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Biotechnology

Biotechnology

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Biotechnology

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  1. Biotechnology • The use of living cells to make products such as pharmaceuticals, foods, and beverages • The use of organisms such as bacteria to protect the environment • The use of DNA science for the production of products, diagnostics, and research

  2. Hollywood likes genetics

  3. Hall of Justice League

  4. Hawk Man and Hawk Woman from Hall of Justice Cartoons

  5. Cell Transformation— • New genes are inserted into a cell, changing the cell’s genetic makeup • Bacteria (prokaryotes) have plasmids (also other chromosomes)

  6. Genetic Engineering • Plasmid—small circular DNA molecule • a.Introduce a recombinant(R) plasmid into a bacteria cell • b.Bacteria “takes up” R plasmid—Transformed bacteria • c. Resulting transformed bacteria produces more transformed bacteria with recombinant plasmid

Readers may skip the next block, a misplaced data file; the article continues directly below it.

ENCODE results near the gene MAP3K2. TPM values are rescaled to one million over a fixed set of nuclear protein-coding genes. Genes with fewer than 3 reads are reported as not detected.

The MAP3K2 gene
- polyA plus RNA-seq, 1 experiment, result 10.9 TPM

7. Restriction Enzymes and Vectors • Cut Plasmid with restriction enzyme • Cut gene of interest with restriction enzyme • Splice together gene of interest and vector

  8. Eukaryotes— • More complex than prokaryotes—more cells and difficult to transform

  9. Tools for Recombination • Restriction enzymes

  10. Recombinant DNA

  11. Benefits: Vaccines • Bananas have potential to become the world's first edible vaccine due to Agrobacterium. An edible vaccine doesn't need sterile syringes, costly refrigeration, or multiple injections. According to the World Health Organization (WHO), more than 2 million children die worldwide each year from diarrhea that can be prevented easily with vaccines. Thus, researchers lead by Dr. Charles Arntzen are looking into making the food vaccines to prevent diarrhea caused by Escherichia coli and Vibrio cholara bacteria.

  12. pGlo – GfpGreen fluorescent protein

  13. Green Fluorescent Protein (GFP) and Plants